In writing, publishing and life itself, I’ve also found great value in “doing it afraid”. I remember my very first story-telling session in front of an audience of children at Warren’s Pre-school in 2013, a few weeks after releasing my first book. I had not done any formal testing and I was not sure how children would respond to the book or to me. If you work with children, you would know that they are very honest and say exactly what they think. Although I thought my book was good, with positive initial feedback from adults, I was afraid. Thankfully, they loved it and it started a wonderful journey in my life.

As I write this, it’s the start of October and I’m now in the “Windy City” of Chicago for YLAI on the thirty-first floor of my apartment looking down at the city below. I never imagined this experience when I wrote my first book and I’ve learned so much about publishing and business since then. 

3) The business of publishing 

Even though you may be self-published, if you want the best results you have to think and act like a publisher in order to attain the professional standard set in the industry. I was clueless about these things when I started but I quickly realized that I was thinking like a writer but not a publisher. The writer creates books but the publisher gets them sold. 

It’s a balance that must be achieved as a self-publisher and I had to learn to segment my way of thinking at different times. I had to grow as an entrepreneur because after all of the work creating a wonderful book, I wanted children and families to be able to find and enjoy it. 

Plus, if I intended to build a sustainable livelihood as a publisher, I had no choice but to either learn about entrepreneurship or partner with someone who understood the big picture of business strategy, finance, marketing and operations. Technology is also integral to our business model as our books are available around the world thanks to the Internet and distributors like Amazon. 

Also, I’ve come to realise that creative professionals are often undervalued and I’ve had to do lots of educating to help others understand the effort, time and costs that go into making high-quality publications and live presentations. I’ve learned to understand the value of my intellectual property, creative skill and my company’s processes. I grew away from simply “doing or giving it for free” upon request to offering services and products and operating with a schedule, and found that this professionalism was appreciated and the value of my work was better understood.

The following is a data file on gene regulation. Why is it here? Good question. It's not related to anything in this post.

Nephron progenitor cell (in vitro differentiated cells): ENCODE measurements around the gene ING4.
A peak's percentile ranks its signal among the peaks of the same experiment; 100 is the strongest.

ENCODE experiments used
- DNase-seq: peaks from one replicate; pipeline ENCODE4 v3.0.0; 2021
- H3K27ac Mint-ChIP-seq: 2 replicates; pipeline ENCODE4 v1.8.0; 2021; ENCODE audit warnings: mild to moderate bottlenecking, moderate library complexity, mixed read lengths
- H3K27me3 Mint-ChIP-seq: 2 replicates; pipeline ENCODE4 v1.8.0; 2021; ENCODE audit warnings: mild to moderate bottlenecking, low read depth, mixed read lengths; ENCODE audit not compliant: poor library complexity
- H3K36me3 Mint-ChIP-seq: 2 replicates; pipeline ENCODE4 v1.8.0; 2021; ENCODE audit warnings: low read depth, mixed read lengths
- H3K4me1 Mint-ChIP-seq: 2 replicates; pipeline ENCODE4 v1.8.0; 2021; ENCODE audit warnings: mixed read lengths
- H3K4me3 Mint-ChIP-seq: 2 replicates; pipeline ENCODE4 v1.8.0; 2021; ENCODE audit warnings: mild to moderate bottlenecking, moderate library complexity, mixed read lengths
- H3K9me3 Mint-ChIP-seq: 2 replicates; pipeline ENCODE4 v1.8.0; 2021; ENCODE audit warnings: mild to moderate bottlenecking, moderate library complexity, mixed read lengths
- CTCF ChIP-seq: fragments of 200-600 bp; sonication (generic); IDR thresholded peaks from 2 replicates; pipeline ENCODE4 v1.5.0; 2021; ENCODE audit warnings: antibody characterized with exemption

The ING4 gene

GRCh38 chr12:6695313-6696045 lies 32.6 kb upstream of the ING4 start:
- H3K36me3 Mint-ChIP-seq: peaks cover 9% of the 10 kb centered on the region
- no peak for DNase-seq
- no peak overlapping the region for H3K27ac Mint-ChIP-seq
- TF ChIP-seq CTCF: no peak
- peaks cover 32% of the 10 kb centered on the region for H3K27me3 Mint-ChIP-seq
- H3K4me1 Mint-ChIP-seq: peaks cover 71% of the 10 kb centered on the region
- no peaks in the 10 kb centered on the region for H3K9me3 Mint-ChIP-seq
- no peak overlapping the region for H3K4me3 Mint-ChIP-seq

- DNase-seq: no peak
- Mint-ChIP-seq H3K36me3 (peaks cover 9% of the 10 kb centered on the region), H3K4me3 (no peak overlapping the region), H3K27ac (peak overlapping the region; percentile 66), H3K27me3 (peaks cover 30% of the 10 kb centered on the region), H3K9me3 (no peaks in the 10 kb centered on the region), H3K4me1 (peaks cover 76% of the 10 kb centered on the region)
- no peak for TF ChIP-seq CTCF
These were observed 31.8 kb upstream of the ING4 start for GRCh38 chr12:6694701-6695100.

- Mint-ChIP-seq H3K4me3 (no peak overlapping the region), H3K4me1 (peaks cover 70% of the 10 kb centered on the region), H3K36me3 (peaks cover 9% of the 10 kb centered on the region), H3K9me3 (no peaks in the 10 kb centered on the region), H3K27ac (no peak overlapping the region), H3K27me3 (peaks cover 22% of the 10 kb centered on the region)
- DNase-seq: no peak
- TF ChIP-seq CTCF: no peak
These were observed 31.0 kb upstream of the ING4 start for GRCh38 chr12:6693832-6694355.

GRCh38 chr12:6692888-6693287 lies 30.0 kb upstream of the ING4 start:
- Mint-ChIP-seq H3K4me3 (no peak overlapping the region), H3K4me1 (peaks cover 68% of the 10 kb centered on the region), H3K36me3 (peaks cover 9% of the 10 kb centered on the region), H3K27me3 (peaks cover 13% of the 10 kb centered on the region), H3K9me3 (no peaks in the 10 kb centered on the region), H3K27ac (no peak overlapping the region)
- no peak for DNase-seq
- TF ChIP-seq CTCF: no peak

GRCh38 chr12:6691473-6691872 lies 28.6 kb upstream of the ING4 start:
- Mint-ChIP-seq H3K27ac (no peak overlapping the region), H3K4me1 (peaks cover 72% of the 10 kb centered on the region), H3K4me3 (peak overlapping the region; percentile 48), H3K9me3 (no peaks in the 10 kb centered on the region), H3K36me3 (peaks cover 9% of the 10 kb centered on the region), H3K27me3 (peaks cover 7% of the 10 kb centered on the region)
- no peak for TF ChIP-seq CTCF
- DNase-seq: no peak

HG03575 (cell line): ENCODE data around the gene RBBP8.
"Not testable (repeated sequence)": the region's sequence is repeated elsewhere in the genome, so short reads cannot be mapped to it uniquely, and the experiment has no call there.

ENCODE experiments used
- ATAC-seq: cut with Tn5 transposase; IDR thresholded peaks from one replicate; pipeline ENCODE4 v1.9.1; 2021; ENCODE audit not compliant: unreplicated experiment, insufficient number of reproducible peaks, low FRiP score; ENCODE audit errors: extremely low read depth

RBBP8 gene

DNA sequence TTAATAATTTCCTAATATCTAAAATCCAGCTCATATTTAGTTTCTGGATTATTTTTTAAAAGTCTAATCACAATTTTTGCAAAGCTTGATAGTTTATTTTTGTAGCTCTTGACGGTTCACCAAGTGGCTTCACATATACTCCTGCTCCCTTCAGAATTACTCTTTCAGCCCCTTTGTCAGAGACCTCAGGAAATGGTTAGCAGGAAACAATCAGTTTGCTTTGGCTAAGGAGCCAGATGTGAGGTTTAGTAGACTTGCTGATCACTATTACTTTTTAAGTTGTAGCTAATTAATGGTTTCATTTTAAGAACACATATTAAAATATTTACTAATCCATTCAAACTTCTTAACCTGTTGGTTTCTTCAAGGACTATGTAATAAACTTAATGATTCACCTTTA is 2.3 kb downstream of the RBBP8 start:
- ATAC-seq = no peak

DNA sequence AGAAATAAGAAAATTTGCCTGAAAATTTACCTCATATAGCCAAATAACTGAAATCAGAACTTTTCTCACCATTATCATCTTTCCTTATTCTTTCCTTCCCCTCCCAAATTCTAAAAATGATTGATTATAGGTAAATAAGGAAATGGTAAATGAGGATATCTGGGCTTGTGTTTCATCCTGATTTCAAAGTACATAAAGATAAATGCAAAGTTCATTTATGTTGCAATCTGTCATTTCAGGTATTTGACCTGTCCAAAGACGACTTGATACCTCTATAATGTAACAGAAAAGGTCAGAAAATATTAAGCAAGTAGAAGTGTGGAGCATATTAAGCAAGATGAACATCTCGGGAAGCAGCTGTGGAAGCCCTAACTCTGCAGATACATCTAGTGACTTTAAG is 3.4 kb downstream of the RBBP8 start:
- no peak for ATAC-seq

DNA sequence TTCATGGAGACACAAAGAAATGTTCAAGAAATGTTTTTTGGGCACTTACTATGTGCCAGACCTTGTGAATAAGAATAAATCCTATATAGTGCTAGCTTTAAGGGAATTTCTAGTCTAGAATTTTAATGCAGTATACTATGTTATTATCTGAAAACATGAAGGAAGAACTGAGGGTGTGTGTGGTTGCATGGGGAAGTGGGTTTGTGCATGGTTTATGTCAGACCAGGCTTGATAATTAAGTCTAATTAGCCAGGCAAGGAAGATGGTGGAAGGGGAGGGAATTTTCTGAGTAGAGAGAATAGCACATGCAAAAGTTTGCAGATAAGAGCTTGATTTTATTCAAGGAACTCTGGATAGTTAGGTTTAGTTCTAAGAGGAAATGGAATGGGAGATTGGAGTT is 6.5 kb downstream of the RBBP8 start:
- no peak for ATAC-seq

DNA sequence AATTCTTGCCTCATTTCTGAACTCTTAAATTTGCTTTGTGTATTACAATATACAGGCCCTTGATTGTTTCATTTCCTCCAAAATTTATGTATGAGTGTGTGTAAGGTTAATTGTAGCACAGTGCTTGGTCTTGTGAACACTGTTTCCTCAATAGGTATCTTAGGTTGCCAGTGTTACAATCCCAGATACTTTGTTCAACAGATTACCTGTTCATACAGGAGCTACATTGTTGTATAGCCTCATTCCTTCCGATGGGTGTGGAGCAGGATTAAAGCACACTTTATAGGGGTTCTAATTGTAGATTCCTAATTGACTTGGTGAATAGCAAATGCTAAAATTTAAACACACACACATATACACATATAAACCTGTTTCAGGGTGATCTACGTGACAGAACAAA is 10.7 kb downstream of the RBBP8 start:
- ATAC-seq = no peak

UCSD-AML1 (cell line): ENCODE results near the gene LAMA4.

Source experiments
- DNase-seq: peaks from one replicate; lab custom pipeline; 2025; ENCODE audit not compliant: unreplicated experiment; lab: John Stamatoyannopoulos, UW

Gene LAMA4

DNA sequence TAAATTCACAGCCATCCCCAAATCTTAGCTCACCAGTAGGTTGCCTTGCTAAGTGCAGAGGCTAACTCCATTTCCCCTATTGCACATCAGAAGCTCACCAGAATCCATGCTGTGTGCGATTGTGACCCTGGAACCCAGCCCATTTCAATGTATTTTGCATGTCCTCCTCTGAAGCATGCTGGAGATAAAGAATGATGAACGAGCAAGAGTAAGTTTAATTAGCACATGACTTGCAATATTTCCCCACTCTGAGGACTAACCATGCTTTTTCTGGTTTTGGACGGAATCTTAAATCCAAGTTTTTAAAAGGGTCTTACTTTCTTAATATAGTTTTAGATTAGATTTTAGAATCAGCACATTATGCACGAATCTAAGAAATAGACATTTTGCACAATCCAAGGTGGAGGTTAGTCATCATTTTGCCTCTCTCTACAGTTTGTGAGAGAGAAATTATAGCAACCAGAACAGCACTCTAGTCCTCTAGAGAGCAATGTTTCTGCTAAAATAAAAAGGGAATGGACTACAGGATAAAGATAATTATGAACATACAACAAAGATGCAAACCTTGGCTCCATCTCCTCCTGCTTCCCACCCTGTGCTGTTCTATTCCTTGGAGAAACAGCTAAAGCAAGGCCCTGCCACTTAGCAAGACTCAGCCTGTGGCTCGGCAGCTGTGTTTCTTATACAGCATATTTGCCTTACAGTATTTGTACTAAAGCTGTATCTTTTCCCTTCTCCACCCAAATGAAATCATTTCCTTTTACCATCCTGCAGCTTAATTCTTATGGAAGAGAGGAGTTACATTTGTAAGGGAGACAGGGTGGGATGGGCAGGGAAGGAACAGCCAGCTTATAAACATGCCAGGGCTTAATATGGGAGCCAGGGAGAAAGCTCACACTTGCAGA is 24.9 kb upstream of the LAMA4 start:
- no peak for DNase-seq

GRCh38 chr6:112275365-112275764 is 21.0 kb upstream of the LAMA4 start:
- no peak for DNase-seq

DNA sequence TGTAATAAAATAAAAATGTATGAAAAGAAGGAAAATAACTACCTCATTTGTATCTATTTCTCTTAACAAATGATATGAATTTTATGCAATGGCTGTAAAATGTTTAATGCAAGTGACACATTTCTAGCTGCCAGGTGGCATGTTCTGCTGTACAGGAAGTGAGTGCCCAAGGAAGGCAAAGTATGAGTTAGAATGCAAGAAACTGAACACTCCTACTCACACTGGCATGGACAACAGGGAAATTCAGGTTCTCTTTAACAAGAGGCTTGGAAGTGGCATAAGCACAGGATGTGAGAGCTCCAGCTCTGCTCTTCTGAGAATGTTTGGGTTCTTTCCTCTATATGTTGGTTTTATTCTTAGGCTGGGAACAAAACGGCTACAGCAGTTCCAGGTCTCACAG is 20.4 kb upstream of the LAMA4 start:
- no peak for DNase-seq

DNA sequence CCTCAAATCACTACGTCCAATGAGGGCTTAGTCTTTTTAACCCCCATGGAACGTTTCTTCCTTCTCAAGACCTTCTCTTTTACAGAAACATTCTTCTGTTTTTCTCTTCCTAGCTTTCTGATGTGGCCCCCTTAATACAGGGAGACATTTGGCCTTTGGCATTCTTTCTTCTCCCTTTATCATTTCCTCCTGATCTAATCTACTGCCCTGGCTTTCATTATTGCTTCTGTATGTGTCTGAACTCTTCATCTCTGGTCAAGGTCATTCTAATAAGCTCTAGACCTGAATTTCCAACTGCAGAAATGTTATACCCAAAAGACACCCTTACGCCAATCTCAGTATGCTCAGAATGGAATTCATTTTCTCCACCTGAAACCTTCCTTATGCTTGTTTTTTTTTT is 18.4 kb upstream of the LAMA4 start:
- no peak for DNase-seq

4) The publishing industry needs our diversity 

It’s late October and my last day in Chicago. I’ve just placed second in the YLAI Pitch Competition against others from thirteen countries. I told the audience about the lack of diversity in the publishing industry which I aim to change. 

An article on the Mother Jones website outlined that 80% of the publishing industry is composed of white people, including authors, illustrators, editors and executives. Additionally, of the children’s books published in the USA in 2014, only 14% featured leading characters who are Black, Latino, Asian or Native American. 

This lack of diversity is one of my key motivators for self-publishing with the goal of creating a company which can represent Caribbean voices, culture and heritage in the years ahead. I hope to contribute to the development of this sector of our creative industry and our economy over time, and I hope to inspire others in the region to become publishers of their work as well.

5) Create value and positive change 

President Obama said, “Don’t wait for change. Create it.” I’m in Washington DC during the week of US Elections and his words continue to inspire me during this YLAI experience. I had the chance to meet Sir Richard Branson yesterday who reminded me that we all have the power to create better lives for ourselves and others through our dreams and our work. 

There are many prizes available and it is great to have your work recognized by peers and critics. I’ve won some awards and gained some recognition but my ultimate measure of success and fulfillment remains the impact created on readers of my books and their parents or guardians. The most important question I can ask myself is, “What problem am I solving for the children who read my books?” This question has helped me to stay focused and keep my readers at the core of my work and all other activities. 

As I finish this article, it is November 29th, 2016 and the eve of the 50th Independence of Barbados. Pilly the Pelican has a long journey ahead and I have come to realize that our mission is bigger than writing and publishing books. My goal is to build an organization which creates social impact and inspires children and families to shape a better, brighter future, while helping other creative professionals share their work with the world.